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Rome - Engaged in a uphill struggle to close the gap on front-running centre-left rivals ahead of next month's elections, former Italian prime minister Silvio Berlusconi has sacrificed a powerful but scandal-prone ally to court a disaffected electorate.
The February 24-25 vote comes against the backdrop of a deep recession, soaring unemployment and a string of corruption and mafia-collusion scandals, which have fueled anger against the so-called “caste” of professional politicians.
Sensing the public mood, Berlusconi excluded from the list of candidates that his People of Freedom (PDL) party submitted late on Monday Nicola Cosentino, a man accused of being in cahoots with the Camorra, the Neapolitan branch of the Italian mafia.
“It was a very painful decision,” Berlusconi told one of his TV channels on Tuesday.
Cosentino, known as “Nick o'mericano” (Nick the American), was said to be worth 30,000 votes in Campania, one of the swing regions that the PDL is targeting in the hope of at least denying rivals the chance of an overall majority in the Senate.
Earlier this year, parliament rejected a judicial request for his arrest. But Cosentino - who was first elected for Berlusconi's party in 1996 and was one of his junior ministers in 2008-2010 - risks going to jail as soon as his parliamentary immunity expires.
Libero, a pro-Berlusconi paper, celebrated the decision to exclude Cosentino by publishing a cartoon depicting Berlusconi as the “Mr Clean” of advertising fame.
But Corriere della Sera, Italy's biggest daily, noted how “difficult” it must have been, given that the former premier “is a defendant in three trials and lives in a state of permanent war with magistrates.”
“In a civilized country you should go to jail only after being sentenced,” Cosentino protested Tuesday. “If I had to, I would go there with my dignity ... I prefer my dignity to my immunity,” he added, insisting he was innocent.
Berlusconi said that Cosentino was a victim of “politicized magistrates,” but was still excluded from the PDL lists because the party would have turned off voters if his name stayed on ballot papers.
Last week the centre-left La Repubblica newspaper said a confidential poll commissioned by the media mogul and politician had revealed that the PDL would have shed “a million votes” if it had questionable candidates in its lists.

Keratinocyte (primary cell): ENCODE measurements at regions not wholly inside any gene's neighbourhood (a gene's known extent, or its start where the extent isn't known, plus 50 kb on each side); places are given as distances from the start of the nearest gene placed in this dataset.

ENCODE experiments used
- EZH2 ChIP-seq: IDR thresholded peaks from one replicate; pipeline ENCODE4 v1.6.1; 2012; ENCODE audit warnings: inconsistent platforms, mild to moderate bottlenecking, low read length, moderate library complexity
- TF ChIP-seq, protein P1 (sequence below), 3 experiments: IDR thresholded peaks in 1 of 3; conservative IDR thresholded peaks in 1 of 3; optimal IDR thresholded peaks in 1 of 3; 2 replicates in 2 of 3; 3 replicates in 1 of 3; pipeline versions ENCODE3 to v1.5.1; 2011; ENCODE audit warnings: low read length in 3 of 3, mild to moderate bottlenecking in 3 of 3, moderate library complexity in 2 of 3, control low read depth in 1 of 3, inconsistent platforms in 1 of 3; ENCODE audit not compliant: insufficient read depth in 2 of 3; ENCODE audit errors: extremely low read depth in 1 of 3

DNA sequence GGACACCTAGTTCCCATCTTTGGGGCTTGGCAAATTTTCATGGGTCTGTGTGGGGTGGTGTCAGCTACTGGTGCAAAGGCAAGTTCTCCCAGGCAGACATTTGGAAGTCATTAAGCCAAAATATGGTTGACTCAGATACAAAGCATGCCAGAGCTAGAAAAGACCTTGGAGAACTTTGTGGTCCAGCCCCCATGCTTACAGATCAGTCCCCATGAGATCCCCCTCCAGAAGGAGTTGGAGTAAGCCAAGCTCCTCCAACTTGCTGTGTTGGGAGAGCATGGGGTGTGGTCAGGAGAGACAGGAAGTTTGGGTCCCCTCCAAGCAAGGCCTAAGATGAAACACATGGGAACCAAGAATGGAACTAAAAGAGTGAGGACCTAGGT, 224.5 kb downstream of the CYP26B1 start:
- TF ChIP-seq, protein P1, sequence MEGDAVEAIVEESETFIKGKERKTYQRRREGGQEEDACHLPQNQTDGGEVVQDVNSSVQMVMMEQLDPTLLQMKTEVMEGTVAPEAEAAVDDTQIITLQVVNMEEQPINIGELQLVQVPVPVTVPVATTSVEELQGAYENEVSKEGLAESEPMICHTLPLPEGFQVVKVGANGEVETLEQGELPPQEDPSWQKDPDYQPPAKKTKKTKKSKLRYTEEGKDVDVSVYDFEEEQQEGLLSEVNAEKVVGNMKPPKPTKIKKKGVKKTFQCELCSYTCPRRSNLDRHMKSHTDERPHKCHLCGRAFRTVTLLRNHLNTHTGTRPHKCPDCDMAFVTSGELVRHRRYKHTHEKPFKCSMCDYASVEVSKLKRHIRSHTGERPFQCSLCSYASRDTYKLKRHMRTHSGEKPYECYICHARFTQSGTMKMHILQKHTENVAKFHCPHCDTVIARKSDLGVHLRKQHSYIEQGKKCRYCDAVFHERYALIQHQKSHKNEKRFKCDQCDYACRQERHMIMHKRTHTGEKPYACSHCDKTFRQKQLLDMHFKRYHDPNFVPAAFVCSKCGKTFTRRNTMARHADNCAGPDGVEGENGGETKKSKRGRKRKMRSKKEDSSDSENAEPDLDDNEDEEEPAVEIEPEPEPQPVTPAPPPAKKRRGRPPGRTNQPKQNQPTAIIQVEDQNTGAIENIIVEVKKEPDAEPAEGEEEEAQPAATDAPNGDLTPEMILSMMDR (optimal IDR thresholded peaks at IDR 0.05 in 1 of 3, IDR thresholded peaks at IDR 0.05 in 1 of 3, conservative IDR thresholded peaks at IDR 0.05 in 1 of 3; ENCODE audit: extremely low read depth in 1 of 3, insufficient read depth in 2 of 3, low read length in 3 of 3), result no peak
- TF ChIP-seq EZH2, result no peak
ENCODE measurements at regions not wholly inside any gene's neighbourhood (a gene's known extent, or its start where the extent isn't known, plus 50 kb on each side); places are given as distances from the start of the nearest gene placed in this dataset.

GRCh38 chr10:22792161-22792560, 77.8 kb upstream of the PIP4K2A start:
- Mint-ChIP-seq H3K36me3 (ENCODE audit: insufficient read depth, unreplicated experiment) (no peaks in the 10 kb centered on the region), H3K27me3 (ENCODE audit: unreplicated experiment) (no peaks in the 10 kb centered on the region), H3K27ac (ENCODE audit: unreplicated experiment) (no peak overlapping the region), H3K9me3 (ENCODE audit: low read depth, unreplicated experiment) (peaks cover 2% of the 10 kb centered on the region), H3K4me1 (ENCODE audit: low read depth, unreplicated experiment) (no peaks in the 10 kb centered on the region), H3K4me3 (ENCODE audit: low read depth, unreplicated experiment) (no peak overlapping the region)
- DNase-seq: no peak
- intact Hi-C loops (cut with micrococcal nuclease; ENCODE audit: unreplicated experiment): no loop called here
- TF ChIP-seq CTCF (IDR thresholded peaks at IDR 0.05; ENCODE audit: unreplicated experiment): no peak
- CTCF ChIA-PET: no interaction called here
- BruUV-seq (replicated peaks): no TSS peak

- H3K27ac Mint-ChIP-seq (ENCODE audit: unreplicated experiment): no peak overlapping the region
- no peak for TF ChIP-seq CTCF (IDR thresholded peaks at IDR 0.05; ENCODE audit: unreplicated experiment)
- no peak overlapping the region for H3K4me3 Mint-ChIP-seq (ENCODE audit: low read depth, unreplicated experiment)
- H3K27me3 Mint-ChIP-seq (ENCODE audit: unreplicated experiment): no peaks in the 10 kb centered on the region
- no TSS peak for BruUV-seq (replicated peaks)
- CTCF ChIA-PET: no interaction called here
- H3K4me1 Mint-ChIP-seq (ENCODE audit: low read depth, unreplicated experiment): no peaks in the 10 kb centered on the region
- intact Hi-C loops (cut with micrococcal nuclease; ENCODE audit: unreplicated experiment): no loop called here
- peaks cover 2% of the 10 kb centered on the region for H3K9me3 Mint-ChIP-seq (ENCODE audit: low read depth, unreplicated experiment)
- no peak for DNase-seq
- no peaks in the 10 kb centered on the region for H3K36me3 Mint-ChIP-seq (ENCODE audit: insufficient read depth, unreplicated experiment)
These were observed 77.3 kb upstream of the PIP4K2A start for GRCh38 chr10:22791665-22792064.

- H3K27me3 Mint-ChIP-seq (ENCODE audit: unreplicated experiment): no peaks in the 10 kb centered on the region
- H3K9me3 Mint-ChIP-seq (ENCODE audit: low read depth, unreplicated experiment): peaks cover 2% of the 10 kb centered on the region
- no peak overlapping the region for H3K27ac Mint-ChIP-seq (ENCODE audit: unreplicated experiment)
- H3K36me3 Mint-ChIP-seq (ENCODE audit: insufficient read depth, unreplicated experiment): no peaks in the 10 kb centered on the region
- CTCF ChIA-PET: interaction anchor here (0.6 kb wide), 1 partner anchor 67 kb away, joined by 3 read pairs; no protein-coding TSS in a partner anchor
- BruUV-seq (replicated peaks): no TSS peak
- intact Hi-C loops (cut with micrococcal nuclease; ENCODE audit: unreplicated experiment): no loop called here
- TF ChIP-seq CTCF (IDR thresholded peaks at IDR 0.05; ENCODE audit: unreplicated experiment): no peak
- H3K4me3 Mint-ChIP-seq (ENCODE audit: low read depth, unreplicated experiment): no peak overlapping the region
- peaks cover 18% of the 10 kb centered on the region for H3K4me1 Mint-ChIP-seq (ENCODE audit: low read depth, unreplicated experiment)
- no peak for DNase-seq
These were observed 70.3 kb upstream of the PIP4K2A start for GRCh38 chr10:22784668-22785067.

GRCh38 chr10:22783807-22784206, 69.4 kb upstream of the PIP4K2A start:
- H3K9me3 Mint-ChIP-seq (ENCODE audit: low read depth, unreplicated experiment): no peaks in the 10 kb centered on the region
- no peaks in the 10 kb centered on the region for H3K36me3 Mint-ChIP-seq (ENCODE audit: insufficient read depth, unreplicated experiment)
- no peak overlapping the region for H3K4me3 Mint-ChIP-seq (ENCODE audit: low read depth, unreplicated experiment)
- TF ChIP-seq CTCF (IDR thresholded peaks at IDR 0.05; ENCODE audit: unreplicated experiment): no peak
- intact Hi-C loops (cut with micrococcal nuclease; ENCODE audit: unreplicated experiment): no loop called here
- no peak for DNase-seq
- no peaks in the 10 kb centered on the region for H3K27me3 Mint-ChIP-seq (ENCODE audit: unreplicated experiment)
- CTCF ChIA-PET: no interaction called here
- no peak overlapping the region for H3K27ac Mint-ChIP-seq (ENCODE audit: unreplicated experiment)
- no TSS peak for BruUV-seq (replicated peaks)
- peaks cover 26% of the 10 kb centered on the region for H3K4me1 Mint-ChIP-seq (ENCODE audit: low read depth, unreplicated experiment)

Other outgoing PDL parliamentarians in legal trouble - such as former minister Claudio Scajola and Marcello Dell'Utri, who prosecutors say should be jailed for seven years for mafia collusion - were also sacrificed.
The centre-left Democratic Party took similar action last week against four-scandal-tainted outgoing parliamentarians, one of whom, Mirello Crisafulli, was filmed kissing a mafia boss but was later acquitted of mafia collusion.
“It was a bit of a make-up operation,” Michele Ainis, a law professor at Roma Tre university and columnist for Corriere della Sera and L'Espresso weekly, told dpa. “Some people who were unfit for parliament have been excluded, others remained,” he noted.
Il Fatto Quotidiano, an opposition newspaper, pointed to the PDL's Raffaele Fitto, a former minister for whom prosecutors want a six-and-a-half-year jail term for corruption, and Roberto Formigoni, the scandal-plagued outgoing president of Lombardy.
“Looking at all parties' lists, I'd say that people have been chosen because of their loyalties, rather than their competences,” Ainis said, extending his assessment to the centrist coalition led by outgoing premier Mario Monti.
Monti's list, Civic Choice, is supposed to be free of politicians or scandal-tainted candidates. But among stars like fencing gold medalist Valentina Vezzali and a string of businessmen and journalists, it includes some defectors from the PDL and the PD.
The outgoing premier has also sided with two old-hand politicians and former Berlusconi allies like Pier Ferdinando Casini, a Christian Democrat, and Gianfranco Fini, a conservative who used to be a neo-fascist.
Pollsters are predicting a record-low voter turnout in the elections, as well as 13 to 15-per-cent support for the Five Star Movement, a protest party led by comedian Beppe Grillo.
Berlusconi's side is currently on 26-30 per cent, nine points behind the centre-left, but is catching up. Monti's camp has been stable on around 15 per cent, and is tipped as a coalition partner for the centre-left if it fails to secure an outright win.
“Frankly, I am not very optimistic: I don't expect that the next parliamentary term will introduce many reforms or will last very long,” Ainis said. “There will be a government, but it will be precarious.” - Sapa-dpa